Over the years many legends have developed about his exploits. One of the most famous is that while on that mountain, Patrick banished all the snakes from Ireland.
Tradition has it that he built a small church on the summit. Although that building is long since gone, the original foundation still exists, and the site as well as the mountain has been a place of pilgrimage through the years.
Features of the Pilgrimage
For someone advanced in years or who is not used to mountain climbing, just to complete the three-mile [5 km] uphill trek and descend safely is an accomplishment in itself.
At strategic places along the path, emergency teams stand ready to deal with an assortment of injuries.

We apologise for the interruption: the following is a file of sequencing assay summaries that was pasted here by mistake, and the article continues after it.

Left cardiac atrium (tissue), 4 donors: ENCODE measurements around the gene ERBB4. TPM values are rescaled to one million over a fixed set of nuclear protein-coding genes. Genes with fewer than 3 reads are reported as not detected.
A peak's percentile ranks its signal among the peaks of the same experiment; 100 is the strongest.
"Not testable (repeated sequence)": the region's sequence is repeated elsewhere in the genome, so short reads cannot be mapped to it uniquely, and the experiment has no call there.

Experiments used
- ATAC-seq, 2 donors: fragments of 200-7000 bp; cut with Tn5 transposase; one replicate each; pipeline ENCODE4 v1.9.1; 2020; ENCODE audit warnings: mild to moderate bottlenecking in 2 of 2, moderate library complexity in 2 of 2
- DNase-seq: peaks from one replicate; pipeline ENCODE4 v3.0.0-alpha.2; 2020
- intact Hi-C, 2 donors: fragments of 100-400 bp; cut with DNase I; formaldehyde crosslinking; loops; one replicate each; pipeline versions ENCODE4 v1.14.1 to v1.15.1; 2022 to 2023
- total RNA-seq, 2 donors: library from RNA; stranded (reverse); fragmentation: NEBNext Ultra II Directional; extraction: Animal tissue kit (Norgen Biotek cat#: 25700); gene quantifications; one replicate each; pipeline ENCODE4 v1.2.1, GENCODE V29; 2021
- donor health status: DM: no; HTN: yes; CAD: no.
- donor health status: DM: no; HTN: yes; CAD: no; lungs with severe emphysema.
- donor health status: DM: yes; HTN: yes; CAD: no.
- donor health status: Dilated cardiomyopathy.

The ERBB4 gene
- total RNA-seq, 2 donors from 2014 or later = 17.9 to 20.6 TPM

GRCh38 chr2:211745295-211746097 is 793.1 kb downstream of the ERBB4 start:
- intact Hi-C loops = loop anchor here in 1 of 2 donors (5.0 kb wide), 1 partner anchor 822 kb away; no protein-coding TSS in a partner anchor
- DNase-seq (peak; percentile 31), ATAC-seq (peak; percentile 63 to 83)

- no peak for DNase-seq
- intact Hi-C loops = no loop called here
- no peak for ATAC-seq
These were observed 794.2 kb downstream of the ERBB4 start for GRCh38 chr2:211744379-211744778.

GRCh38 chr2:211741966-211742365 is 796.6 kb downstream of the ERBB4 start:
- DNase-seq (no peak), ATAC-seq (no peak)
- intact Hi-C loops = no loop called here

There are three places, or stations, en route where the pilgrims perform various penitential exercises. These are fully explained on a notice board at the start of the climb.—See box.
Why Do They Climb?
Why do so many make this arduous pilgrimage? Why do some go to such extremes when they make the climb?
Well, some believe that by praying during the pilgrimage, their petitions for personal benefit are more likely to be heard. Others do it in pursuit of forgiveness for some wrongdoing. For others, this is a way of saying thanks. Certainly, many go for the social aspect of it. One authority remarked that it was ‘an expression of community spirit and communal love.’ He also said that climbing Croagh Patrick “was their way of following in St. Patrick’s footsteps and of recognising the debt they owed him in faith.” He added that, most important, the climb is “a form of penance because the physical exertion involved is a real penitential exercise. The slow climb to the top is a long act of contrition.”